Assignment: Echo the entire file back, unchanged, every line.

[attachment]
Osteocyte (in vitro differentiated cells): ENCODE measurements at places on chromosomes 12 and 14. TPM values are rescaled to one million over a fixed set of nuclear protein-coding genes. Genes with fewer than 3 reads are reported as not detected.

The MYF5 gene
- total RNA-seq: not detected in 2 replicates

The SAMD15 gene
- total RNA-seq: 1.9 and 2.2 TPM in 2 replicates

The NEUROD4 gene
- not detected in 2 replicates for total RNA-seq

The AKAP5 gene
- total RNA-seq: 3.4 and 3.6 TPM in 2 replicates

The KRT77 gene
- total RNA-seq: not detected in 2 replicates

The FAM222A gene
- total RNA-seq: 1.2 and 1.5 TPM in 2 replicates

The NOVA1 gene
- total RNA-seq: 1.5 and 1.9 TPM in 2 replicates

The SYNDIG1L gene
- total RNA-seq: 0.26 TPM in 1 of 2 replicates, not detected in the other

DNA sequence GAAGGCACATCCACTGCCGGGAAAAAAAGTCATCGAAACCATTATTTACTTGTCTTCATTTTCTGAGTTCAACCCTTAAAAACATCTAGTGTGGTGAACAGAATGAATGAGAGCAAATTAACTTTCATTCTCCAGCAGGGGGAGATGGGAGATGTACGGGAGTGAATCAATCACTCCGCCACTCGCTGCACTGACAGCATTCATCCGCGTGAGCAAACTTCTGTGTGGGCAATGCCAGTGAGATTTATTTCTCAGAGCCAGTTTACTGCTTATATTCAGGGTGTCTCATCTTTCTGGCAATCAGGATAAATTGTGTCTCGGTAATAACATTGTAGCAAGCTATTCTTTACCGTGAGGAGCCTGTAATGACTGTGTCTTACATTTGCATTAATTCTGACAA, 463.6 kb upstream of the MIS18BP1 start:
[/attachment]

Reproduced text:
Osteocyte (in vitro differentiated cells): ENCODE measurements at places on chromosomes 12 and 14. TPM values are rescaled to one million over a fixed set of nuclear protein-coding genes. Genes with fewer than 3 reads are reported as not detected.

The MYF5 gene
- total RNA-seq: not detected in 2 replicates

The SAMD15 gene
- total RNA-seq: 1.9 and 2.2 TPM in 2 replicates

The NEUROD4 gene
- not detected in 2 replicates for total RNA-seq

The AKAP5 gene
- total RNA-seq: 3.4 and 3.6 TPM in 2 replicates

The KRT77 gene
- total RNA-seq: not detected in 2 replicates

The FAM222A gene
- total RNA-seq: 1.2 and 1.5 TPM in 2 replicates

The NOVA1 gene
- total RNA-seq: 1.5 and 1.9 TPM in 2 replicates

The SYNDIG1L gene
- total RNA-seq: 0.26 TPM in 1 of 2 replicates, not detected in the other

DNA sequence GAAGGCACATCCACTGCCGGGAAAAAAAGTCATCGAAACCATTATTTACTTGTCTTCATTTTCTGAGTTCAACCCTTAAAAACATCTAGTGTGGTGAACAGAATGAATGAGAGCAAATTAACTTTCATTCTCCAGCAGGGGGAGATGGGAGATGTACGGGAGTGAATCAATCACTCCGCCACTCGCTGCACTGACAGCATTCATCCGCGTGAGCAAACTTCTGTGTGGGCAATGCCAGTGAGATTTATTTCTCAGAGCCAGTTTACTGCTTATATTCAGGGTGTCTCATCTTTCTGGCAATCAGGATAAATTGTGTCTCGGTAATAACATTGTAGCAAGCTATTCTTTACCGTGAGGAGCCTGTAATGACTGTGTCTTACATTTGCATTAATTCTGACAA, 463.6 kb upstream of the MIS18BP1 start: